When Caterpillar decided to stop assembling locomotives in its Electro-Motive facility in London, Ont., it was a poignant reminder of how globalization is giving deep-pocketed, transnational corporations the ultimate trump card in bargaining with workers: a cheaper alternative. According to Mike Moffatt, a labour expert at the University of Western Ontario's Ivey School of Business, because of automation and an increase in imports from lower wage jurisdictions like China and Mexico, Canadian workers are competing for fewer manufacturing jobs. "That's given firms real power to negotiate down wages," says Moffatt, who points to the <a href="http://www.reuters.com/article/2012/02/06/riotintoalcan-alma-idUSL2E8D699U20120206" target="_hplink">Rio Tinto lockout in Quebec</a> as another illustration of the might afforded to companies with global reach. Since locking out workers at its aluminum smelter in Saguenay-Lac-Saint-Jean on December 31, the Anglo-Australian mining giant has used non-union workers to operate the facility at one-third capacity. With no plans to return to the bargaining table, the company recently announced it is restarting two suspended lines, and is expecting to return to full capacity in May. As Tal maintains, "In this environment, the bargaining power of labour is diminishing."
Just as the power has shifted toward private-sector employers, Michael Lynk, a labour law expert at the University of Western Ontario, says there is a sense that governments are becoming emboldened amid the post-recession climate of austerity that has swept from Toronto's City Hall to Parliament Hill. "There's increasingly an attitude of take-it-or-or leave-it by [private sector] employers, but we may begin to see that with public sector bargaining as well, where they basically say, 'You have to meet our bargaining objectives this round, and we're going to be prepared to endure a short or lengthy lockout to prove our point," he says. Though global economic instability recently prompted federal Finance Minister Jim Flaherty to pull back on his earlier commitment to deep cost-cutting in the upcoming budget, government departments are expecting spending to be slashed by between five and 10 per cent, a goal that will be met at least in part at the expense of public service jobs and benefits. The Canadian Centre for Policy Alternatives recently estimated that the <a href="http://www.behindthenumbers.ca/2012/02/02/federal-cuts-could-push-unemployment-to-8/" target="_hplink">federal government's budget cuts could push unemployment up half a percentage point, to 8 per cent</a>. (CP photo)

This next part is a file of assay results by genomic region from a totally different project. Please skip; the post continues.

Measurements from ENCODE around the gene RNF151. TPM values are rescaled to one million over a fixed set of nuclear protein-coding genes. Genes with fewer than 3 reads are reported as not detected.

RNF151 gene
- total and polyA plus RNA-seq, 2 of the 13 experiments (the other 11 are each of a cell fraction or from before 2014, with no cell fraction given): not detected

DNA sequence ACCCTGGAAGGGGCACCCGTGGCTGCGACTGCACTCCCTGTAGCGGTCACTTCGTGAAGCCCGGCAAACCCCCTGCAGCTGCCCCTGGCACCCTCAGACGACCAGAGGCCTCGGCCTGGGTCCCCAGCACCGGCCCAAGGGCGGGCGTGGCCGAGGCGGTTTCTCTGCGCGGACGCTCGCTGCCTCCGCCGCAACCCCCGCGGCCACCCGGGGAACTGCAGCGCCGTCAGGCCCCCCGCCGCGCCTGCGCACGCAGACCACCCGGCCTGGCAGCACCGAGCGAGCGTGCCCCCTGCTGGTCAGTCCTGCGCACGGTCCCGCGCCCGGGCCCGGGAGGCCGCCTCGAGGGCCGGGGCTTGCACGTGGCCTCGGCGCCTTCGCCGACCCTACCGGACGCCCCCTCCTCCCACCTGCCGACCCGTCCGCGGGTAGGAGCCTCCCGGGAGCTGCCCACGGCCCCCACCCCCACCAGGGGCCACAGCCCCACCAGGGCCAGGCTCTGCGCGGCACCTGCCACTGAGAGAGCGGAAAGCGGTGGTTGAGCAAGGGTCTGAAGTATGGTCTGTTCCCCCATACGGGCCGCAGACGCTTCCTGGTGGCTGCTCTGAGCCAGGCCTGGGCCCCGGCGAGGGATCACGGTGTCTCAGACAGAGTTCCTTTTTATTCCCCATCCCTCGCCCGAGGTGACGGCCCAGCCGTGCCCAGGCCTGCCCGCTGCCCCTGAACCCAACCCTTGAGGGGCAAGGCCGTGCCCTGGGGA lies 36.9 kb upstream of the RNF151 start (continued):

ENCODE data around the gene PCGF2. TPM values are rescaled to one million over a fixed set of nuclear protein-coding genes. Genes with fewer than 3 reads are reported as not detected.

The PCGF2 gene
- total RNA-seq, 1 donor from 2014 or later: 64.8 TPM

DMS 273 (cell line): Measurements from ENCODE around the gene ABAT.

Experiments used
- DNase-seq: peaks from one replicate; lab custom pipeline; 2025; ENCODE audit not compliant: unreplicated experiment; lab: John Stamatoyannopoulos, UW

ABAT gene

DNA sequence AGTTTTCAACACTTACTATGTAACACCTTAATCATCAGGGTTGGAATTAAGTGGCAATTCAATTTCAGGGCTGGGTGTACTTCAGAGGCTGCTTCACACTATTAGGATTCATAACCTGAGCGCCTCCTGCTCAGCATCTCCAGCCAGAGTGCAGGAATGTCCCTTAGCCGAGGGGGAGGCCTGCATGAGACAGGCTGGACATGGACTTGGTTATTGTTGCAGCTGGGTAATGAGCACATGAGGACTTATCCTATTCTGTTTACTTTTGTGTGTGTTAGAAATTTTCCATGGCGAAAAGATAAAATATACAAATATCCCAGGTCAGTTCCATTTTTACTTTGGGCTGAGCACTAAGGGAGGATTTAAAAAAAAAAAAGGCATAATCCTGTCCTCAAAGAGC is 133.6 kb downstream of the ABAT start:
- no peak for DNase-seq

From <a href="http://dalgazette.com/featured/faculty-strike-rumours-explained/" target="_hplink">Dalhousie University</a> to <a href="http://www.thestar.com/article/1120516--labour-strife-ahead-in-air-canada-pilot-talks" target="_hplink">Air Canada</a>, employers no longer able -- or willing -- to fund costly pension plans are mounting attempts to roll back retirement benefits, stoking labour unrest and a growing sense of financial insecurity among workers. As Dalhouse University labour economist Lars Osberg explains, the financial crisis took a huge bite out of the value of corporate pension portfolios and the interest rate required to generate the stream of returns to make these programs sustainable. All of which explains why experts anticipate a deepening of the trend away from inflation-protected, gold-plated defined-benefit pension plans, shifting responsibility for retirement savings from employers to workers.
Decline Of Unions
The power in numbers that enabled Big Labour to negotiate better wages and benefits in the aftermath of the Second World War is a distant memory today, as the <a href="http://www.huffingtonpost.ca/2011/12/12/canada-income-inequality-decline-unions-middle-class-jobs_n_1139136.html" target="_hplink">erosion of unions continues to whittle away the strength of collective bargaining</a>. This is particularly true in the private sector, where unionization sits at 16 per cent of employees, less than a quarter of public sector unionization. "I think you will see more disputes with unions having to compromise more than in the past," says Tal. "I really don't see that they have the upper hand at this point." Given the yawning gap between private and public sector unionization, Lynk warns that pressure on public sector unions could mount as it has in the U.S. in recent months. "The argument they've been floating is, 'Why should public sector workers have jobs for life, good pensions, and decent wages? They're eating up your taxes,'" he says. "I wouldn't be surprised if we're not [starting] to see the beginnings of that kind of argument here in Canada."